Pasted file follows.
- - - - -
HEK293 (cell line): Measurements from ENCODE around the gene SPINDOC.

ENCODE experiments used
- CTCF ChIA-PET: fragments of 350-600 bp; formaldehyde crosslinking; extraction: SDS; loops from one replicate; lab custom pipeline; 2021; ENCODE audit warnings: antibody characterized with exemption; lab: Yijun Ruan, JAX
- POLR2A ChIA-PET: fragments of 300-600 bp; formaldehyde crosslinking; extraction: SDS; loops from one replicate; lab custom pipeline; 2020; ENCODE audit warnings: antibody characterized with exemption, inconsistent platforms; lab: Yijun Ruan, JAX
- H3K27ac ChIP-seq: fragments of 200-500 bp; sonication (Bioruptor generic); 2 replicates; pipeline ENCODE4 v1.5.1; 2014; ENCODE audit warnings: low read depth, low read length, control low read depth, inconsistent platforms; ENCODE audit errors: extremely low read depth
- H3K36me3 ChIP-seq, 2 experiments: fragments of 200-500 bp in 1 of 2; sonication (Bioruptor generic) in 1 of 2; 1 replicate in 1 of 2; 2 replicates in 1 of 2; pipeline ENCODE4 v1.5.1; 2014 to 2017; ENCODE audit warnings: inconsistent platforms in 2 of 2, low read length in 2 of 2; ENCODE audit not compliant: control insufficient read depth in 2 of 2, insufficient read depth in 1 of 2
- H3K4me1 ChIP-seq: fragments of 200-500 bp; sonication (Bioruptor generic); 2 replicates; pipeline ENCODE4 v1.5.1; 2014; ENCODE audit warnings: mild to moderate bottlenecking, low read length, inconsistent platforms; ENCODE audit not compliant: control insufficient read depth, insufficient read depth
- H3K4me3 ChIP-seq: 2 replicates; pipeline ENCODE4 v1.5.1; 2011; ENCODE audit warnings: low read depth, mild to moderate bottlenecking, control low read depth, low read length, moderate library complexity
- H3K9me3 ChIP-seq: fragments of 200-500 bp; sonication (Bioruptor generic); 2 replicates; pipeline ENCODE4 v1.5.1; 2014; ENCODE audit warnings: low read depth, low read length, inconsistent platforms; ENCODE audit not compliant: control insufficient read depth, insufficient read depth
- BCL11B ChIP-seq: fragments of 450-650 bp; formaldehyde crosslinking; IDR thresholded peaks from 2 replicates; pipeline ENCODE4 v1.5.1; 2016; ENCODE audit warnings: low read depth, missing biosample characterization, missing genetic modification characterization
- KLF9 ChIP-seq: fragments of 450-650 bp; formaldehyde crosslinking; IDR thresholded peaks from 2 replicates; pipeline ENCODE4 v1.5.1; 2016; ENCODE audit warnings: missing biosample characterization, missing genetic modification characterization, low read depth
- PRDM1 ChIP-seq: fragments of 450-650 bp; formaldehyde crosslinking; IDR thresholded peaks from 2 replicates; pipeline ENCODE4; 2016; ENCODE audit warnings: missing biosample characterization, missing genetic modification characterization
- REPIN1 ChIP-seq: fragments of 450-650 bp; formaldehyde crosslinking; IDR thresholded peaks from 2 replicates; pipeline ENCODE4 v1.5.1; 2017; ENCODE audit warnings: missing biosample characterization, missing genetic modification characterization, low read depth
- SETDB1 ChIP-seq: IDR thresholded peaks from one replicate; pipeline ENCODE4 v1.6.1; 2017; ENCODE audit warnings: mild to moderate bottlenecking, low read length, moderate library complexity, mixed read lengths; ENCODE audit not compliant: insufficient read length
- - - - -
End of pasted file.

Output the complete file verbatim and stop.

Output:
HEK293 (cell line): Measurements from ENCODE around the gene SPINDOC.

ENCODE experiments used
- CTCF ChIA-PET: fragments of 350-600 bp; formaldehyde crosslinking; extraction: SDS; loops from one replicate; lab custom pipeline; 2021; ENCODE audit warnings: antibody characterized with exemption; lab: Yijun Ruan, JAX
- POLR2A ChIA-PET: fragments of 300-600 bp; formaldehyde crosslinking; extraction: SDS; loops from one replicate; lab custom pipeline; 2020; ENCODE audit warnings: antibody characterized with exemption, inconsistent platforms; lab: Yijun Ruan, JAX
- H3K27ac ChIP-seq: fragments of 200-500 bp; sonication (Bioruptor generic); 2 replicates; pipeline ENCODE4 v1.5.1; 2014; ENCODE audit warnings: low read depth, low read length, control low read depth, inconsistent platforms; ENCODE audit errors: extremely low read depth
- H3K36me3 ChIP-seq, 2 experiments: fragments of 200-500 bp in 1 of 2; sonication (Bioruptor generic) in 1 of 2; 1 replicate in 1 of 2; 2 replicates in 1 of 2; pipeline ENCODE4 v1.5.1; 2014 to 2017; ENCODE audit warnings: inconsistent platforms in 2 of 2, low read length in 2 of 2; ENCODE audit not compliant: control insufficient read depth in 2 of 2, insufficient read depth in 1 of 2
- H3K4me1 ChIP-seq: fragments of 200-500 bp; sonication (Bioruptor generic); 2 replicates; pipeline ENCODE4 v1.5.1; 2014; ENCODE audit warnings: mild to moderate bottlenecking, low read length, inconsistent platforms; ENCODE audit not compliant: control insufficient read depth, insufficient read depth
- H3K4me3 ChIP-seq: 2 replicates; pipeline ENCODE4 v1.5.1; 2011; ENCODE audit warnings: low read depth, mild to moderate bottlenecking, control low read depth, low read length, moderate library complexity
- H3K9me3 ChIP-seq: fragments of 200-500 bp; sonication (Bioruptor generic); 2 replicates; pipeline ENCODE4 v1.5.1; 2014; ENCODE audit warnings: low read depth, low read length, inconsistent platforms; ENCODE audit not compliant: control insufficient read depth, insufficient read depth
- BCL11B ChIP-seq: fragments of 450-650 bp; formaldehyde crosslinking; IDR thresholded peaks from 2 replicates; pipeline ENCODE4 v1.5.1; 2016; ENCODE audit warnings: low read depth, missing biosample characterization, missing genetic modification characterization
- KLF9 ChIP-seq: fragments of 450-650 bp; formaldehyde crosslinking; IDR thresholded peaks from 2 replicates; pipeline ENCODE4 v1.5.1; 2016; ENCODE audit warnings: missing biosample characterization, missing genetic modification characterization, low read depth
- PRDM1 ChIP-seq: fragments of 450-650 bp; formaldehyde crosslinking; IDR thresholded peaks from 2 replicates; pipeline ENCODE4; 2016; ENCODE audit warnings: missing biosample characterization, missing genetic modification characterization
- REPIN1 ChIP-seq: fragments of 450-650 bp; formaldehyde crosslinking; IDR thresholded peaks from 2 replicates; pipeline ENCODE4 v1.5.1; 2017; ENCODE audit warnings: missing biosample characterization, missing genetic modification characterization, low read depth
- SETDB1 ChIP-seq: IDR thresholded peaks from one replicate; pipeline ENCODE4 v1.6.1; 2017; ENCODE audit warnings: mild to moderate bottlenecking, low read length, moderate library complexity, mixed read lengths; ENCODE audit not compliant: insufficient read length